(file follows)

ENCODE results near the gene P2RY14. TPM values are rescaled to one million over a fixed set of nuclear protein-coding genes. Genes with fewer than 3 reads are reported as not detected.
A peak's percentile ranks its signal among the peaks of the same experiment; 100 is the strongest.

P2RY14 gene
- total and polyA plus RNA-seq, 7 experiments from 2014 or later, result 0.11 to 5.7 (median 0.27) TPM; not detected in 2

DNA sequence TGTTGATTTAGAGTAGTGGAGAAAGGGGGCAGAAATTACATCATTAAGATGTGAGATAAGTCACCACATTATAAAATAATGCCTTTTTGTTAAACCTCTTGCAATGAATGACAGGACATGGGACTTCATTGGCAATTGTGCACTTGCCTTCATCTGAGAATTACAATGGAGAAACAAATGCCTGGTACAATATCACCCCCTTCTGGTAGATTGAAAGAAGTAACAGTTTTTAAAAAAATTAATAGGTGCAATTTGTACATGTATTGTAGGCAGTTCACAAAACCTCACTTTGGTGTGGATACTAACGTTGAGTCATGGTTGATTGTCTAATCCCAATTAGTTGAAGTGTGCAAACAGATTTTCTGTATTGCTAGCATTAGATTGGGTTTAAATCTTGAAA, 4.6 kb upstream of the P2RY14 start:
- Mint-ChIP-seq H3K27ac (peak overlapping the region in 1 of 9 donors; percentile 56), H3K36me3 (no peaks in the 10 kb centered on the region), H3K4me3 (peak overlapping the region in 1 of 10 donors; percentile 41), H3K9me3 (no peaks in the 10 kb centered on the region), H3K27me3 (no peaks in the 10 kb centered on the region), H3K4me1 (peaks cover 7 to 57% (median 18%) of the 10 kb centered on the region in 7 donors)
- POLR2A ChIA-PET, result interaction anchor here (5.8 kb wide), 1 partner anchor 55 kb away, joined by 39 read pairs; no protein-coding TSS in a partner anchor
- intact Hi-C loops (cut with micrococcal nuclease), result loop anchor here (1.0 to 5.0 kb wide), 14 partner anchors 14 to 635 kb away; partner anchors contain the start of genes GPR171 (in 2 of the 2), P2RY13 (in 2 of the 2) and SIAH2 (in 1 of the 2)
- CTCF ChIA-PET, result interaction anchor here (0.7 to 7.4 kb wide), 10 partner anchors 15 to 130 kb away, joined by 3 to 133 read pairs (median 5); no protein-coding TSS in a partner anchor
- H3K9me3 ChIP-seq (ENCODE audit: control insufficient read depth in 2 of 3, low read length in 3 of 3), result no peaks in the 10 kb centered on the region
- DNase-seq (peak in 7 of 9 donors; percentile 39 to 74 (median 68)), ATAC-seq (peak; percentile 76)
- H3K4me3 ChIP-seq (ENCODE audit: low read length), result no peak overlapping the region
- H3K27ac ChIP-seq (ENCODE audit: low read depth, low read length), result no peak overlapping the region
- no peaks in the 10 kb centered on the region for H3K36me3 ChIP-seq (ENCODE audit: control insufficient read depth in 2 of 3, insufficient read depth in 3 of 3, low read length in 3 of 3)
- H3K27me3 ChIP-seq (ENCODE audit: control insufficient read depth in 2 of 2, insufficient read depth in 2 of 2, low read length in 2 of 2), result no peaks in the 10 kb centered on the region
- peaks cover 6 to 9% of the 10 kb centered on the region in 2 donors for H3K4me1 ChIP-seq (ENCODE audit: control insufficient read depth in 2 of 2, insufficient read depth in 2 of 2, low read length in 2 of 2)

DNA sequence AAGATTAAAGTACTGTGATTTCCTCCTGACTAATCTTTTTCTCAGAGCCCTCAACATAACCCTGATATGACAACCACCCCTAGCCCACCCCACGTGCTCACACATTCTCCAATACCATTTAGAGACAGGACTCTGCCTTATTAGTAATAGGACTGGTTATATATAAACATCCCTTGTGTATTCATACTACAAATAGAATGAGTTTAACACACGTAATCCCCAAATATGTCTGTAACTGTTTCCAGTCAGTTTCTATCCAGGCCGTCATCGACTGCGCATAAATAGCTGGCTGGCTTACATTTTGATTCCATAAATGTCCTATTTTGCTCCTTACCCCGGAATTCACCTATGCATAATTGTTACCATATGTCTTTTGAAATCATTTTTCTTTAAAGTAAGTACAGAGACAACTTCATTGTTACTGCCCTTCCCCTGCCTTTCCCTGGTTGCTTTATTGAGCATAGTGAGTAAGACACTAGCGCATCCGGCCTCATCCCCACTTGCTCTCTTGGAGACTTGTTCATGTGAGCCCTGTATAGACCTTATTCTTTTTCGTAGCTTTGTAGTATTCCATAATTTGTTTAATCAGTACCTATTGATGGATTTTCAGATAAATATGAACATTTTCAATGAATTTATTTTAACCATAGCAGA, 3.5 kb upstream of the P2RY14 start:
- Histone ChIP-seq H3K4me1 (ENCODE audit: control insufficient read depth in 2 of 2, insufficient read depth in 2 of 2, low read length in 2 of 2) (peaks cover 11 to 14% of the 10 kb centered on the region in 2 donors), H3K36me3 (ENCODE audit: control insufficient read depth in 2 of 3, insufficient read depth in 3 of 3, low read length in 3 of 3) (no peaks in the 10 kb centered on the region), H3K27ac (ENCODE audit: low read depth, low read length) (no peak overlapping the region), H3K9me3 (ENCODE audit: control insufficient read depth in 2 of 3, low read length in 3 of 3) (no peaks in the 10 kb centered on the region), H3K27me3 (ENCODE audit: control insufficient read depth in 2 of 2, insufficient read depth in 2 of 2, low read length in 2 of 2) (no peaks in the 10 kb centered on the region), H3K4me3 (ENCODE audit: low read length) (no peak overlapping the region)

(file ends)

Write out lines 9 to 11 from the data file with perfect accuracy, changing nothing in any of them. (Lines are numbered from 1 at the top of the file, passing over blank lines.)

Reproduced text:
- CTCF ChIA-PET, result interaction anchor here (0.7 to 7.4 kb wide), 10 partner anchors 15 to 130 kb away, joined by 3 to 133 read pairs (median 5); no protein-coding TSS in a partner anchor
- H3K9me3 ChIP-seq (ENCODE audit: control insufficient read depth in 2 of 3, low read length in 3 of 3), result no peaks in the 10 kb centered on the region
- DNase-seq (peak in 7 of 9 donors; percentile 39 to 74 (median 68)), ATAC-seq (peak; percentile 76)